Get all the details of the Seven Words or Less Contest and enter here.

Last night I wrote two more chapters for my next crime novel, Hollywood Jesus, starring my Cuban hit man, Jesus Diaz. The first chapter worked very well, but the second needs tinkering right away. Here’s what happened and my rationale for how I’m dealing with it.

The first chapter of the day was a fast-paced and clever chase (even if I say so myself). Good guy* chases bad guy/reversal/good guy’s now at a disadvantage and, as they say, the hunter becomes the hunted. The tension cranked higher when I put the good guy in a seemingly impossible situation. He’s either dead or going to federal prison or maybe even Gitmo if he’s caught. The latest police tools, tactics and technology are used against him and Diaz has to figure out a solution.

Actually, it would be awesome if my hit man figured out the solution himself, but I wrote him into a corner and I had to find a plausible way to write him out of that trap. Whenever I stick him in a bad situation, he’s looking at me going, “Get me out of here, you sadist!” I did get him off the meat hook again and it was both funny and sweat-inducing. Yay, me. Now what about the next, problem chapter?

The tension has to be cranked down from that high a little bit so there’s some kind of emotional range for the reader. However, I messed up. I cranked the tension down too far with a transitional chapter. I hate that. In the transitional chapter, I had too much exposition with not enough events occurring. After a daring escape, my hero gets picked up by his Sancho Panza with fresh clothes and a new mission to add to his growing pile of trouble. The chapter is devoted to explaining to Diaz what happened in his absence.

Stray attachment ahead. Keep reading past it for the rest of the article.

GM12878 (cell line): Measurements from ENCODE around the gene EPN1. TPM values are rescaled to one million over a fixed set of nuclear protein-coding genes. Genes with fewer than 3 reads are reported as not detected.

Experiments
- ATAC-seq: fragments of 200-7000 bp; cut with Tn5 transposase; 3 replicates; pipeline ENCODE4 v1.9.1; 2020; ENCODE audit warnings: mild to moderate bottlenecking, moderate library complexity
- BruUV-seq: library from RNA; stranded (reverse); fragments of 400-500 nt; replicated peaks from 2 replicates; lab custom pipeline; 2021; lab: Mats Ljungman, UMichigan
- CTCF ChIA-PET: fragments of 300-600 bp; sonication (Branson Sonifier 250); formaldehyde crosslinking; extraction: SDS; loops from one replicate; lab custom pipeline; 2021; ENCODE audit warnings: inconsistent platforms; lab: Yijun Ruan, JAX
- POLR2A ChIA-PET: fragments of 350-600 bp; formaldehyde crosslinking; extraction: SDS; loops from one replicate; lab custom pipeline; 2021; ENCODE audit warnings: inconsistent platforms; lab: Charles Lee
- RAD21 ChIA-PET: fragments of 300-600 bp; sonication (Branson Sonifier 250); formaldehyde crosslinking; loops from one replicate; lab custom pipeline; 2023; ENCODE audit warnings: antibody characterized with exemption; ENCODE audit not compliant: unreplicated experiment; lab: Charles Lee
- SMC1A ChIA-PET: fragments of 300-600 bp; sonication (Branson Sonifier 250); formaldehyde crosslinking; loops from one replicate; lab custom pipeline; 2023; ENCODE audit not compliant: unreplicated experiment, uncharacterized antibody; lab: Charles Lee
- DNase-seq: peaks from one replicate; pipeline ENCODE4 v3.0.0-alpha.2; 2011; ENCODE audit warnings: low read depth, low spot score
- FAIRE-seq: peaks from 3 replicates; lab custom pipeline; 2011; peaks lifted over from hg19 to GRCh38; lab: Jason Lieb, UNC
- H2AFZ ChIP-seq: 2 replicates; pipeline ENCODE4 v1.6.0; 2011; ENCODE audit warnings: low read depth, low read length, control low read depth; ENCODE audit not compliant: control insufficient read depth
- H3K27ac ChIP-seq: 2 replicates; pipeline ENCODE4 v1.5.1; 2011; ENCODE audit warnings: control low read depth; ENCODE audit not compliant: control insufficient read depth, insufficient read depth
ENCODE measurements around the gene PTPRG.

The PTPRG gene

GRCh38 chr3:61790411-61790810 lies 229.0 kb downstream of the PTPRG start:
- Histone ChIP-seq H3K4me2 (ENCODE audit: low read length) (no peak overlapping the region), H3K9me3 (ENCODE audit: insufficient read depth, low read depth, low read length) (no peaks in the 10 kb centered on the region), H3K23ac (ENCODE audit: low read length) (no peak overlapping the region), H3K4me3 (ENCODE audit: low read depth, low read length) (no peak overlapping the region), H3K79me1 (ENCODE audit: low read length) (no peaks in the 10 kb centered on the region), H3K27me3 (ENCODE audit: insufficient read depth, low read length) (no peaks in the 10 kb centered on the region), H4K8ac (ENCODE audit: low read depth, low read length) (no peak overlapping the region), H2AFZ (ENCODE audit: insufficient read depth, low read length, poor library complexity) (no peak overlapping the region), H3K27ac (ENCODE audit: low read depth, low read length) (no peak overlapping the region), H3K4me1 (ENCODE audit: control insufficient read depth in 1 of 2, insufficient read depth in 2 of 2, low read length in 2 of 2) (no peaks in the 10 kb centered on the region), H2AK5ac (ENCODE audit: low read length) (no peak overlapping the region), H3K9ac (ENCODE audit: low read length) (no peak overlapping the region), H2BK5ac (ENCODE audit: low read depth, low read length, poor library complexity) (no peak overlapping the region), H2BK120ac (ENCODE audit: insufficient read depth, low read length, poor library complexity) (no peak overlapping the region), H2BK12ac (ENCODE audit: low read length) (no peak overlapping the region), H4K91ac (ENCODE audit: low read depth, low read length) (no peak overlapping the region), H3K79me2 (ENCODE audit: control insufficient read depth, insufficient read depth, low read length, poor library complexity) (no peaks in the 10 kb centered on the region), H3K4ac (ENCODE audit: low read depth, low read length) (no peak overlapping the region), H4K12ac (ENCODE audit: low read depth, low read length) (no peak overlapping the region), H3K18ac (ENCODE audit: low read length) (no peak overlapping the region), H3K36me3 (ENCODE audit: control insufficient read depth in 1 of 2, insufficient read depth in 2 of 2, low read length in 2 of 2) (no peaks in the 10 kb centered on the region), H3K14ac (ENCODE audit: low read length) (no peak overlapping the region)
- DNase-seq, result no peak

There’s a lot to fill in for Diaz and for the reader: A friend and an enemy are in hospital, the ultra-bad guy is on the loose and the cops are investigating the violent and creepy events of the night before. The hit man has to find these things out, but changing clothes while going for a ride in the back of a van slows the pace too much. I want the reader to have a breather for a moment, but I don’t want the reader to actually recover. For cardio and thrillers to work, you have to keep the heart rate up.

The Fix: After the perilous escape, Jesus Diaz will be picked up by his aide. However, the chapter must start at the next beat where, aside from being a fugitive from the LAPD and the FBI, he’s got a new client thrust upon him by the old client. Both are beautiful, intelligent women in danger and at the moment, both hate the hit man’s guts. I’m sticking with the conflict instead of allowing the congenial conversation with the buddy who gives him a safe, friendly ride.

But why not plunge forward, blow up the word count for the day and “fix it in post”? I see the problem now so I’m fixing it now. Dealing with the problem immediately saves me revision time later. When I go into full revision mode, I want little puzzle pieces that have to fit, not big chunks that throw off the trajectory of the story, kill the fast pacing and make me go all the way back in order to move forward.

Besides, I was already well past the word count for the day with the previous chapter. On those days I’m productive, I sleep well. The sleepless nights after a non-productive day are torture. There are only so many days.

Speaking of the next book, have you entered for a chance to get your name in Hollywood Jesus yet? Get all the details of the Seven Words or Less Contest and enter here.

* I use “good” guy here loosely. Jesus Diaz is a killer, but funny and ultimately, a sympathetic vigilante. I think of my books as Bad versus Evil.

~ The sweetest  fig Chazz ever loved was the one he stole from a tree in the former Yugoslavia. Robert Chazz Chute is the author of Bigger Than Jesus, Higher Than Jesus, The Dangerous Kind & Other Stories, Self-help for Stoners and Sex, Death & Mind Control as well as the guides for writers and self-publishers, Crack the Indie Author Code (free until Friday) and Write Your Book: Aspire to Inspire. For links to all the books and to hear the latest All That Chazz podcast, slip over to AllThatChazz.com.

Free until Nov. 30, 2012. Click it to grab it now!

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#NaNoWriMo: And what if you don’t?

Free to you Nov. 26 – 30, 2012. If you love it, please review it. Thanks!

What happens if you aren’t a “winner” at National Novel Writing Month? The Mayan Apocalypse was set aside for you. The end is near and it’s going to be like that John Cusack movie, 2012, only longer, with burnt popcorn and more uncomfortable seats.